Oracle sought roughly $1 billion in damages during the last trial, which is very likely to increase significantly given Android’s success in the three years since.
Some software developers are watching the case closely, fearing an outcome in Oracle’s favour will limit their freedom to write code that works with proprietary applications.
In court papers filed on July 23rd, Oracle proposed April 4, 2016 for the trial, while Google proposed May or June.
Since it filed its lawsuit five years ago, Oracle has pushed to move the case along as quickly as possible. During the last trial, Oracle founder Larry Ellison testified, as well as Google Chairman Eric Schmidt.
Oracle says Google infringed its copyrights when it copied some of the most common Java application programming interfaces into Android. Google did this, according to Oracle, because it wanted to make it easy for Java developers to write apps for Android.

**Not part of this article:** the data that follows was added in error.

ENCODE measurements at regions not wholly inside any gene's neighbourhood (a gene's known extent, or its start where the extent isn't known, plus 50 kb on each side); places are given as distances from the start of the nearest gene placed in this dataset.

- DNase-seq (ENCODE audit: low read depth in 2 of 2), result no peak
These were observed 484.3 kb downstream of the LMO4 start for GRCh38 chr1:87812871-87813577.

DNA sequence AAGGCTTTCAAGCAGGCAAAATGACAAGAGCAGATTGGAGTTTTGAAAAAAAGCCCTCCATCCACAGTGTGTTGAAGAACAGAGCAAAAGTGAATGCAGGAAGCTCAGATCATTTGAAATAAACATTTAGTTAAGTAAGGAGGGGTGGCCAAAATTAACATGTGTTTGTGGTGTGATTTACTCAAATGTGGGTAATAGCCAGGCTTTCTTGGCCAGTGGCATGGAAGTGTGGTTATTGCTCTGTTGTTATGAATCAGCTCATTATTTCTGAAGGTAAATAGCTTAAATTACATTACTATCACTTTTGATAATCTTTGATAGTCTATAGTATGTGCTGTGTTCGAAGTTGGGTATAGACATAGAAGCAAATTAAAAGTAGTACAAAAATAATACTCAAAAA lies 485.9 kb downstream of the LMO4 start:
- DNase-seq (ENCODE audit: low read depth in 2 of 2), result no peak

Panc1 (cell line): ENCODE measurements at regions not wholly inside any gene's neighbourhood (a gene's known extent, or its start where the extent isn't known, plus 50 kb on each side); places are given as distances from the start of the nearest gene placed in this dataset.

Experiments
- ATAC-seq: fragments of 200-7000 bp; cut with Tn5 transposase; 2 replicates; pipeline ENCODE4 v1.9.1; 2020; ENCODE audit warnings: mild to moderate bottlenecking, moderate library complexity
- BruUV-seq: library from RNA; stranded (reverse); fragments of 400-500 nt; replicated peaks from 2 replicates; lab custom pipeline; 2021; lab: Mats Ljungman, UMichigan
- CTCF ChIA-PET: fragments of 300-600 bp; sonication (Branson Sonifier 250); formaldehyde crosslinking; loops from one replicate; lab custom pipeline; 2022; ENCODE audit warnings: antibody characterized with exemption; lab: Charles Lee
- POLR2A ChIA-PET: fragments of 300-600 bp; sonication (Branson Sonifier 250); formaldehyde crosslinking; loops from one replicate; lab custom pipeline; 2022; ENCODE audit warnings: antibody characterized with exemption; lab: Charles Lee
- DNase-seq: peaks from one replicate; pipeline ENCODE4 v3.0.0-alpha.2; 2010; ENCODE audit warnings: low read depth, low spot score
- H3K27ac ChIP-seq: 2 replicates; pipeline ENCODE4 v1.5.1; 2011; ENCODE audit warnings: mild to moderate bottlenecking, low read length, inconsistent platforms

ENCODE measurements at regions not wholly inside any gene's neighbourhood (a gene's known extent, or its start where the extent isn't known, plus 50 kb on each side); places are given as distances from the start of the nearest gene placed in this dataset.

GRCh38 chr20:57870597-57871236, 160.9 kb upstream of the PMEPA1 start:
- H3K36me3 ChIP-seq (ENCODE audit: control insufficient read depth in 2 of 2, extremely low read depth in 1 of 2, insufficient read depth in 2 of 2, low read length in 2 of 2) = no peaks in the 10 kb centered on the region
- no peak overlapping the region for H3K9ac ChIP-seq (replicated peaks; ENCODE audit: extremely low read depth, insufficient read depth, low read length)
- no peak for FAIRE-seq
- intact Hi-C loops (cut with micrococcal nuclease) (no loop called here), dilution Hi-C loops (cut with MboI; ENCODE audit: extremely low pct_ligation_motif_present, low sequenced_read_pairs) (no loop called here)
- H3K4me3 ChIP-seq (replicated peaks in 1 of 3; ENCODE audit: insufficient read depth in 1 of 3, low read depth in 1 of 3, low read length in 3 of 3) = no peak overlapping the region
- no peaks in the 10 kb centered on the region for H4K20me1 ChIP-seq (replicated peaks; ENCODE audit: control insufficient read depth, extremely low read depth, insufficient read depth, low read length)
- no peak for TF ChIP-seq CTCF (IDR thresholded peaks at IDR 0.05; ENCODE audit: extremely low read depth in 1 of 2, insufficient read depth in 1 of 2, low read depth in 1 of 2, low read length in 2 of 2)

Google says its use of the APIs is protected by “fair use,” which allows copying of creative works in some circumstances. Google argues, among other things, that it had no choice but to use the APIs because they’re a basic, functional part of Java.
In the first trial, which wrapped up two years ago, a jury found Google had infringed Oracle’s copyrights but was split on the question of fair use. That’s the part the new jury will have to decide, along with any damages Oracle might be entitled to.
Earlier this week, Oracle asked to update its original complaint to reflect Android’s success over the past five years. Android has “come to permeate the fabric of our society,” Oracle wrote, while its own Java platform has “suffered more than ever.”
Those factors mean Oracle will push for higher compensation for Google’s alleged infringement. As Google acknowledged in the filing on July 23rd, “Oracle’s damages request is likely to increase significantly since the last trial.”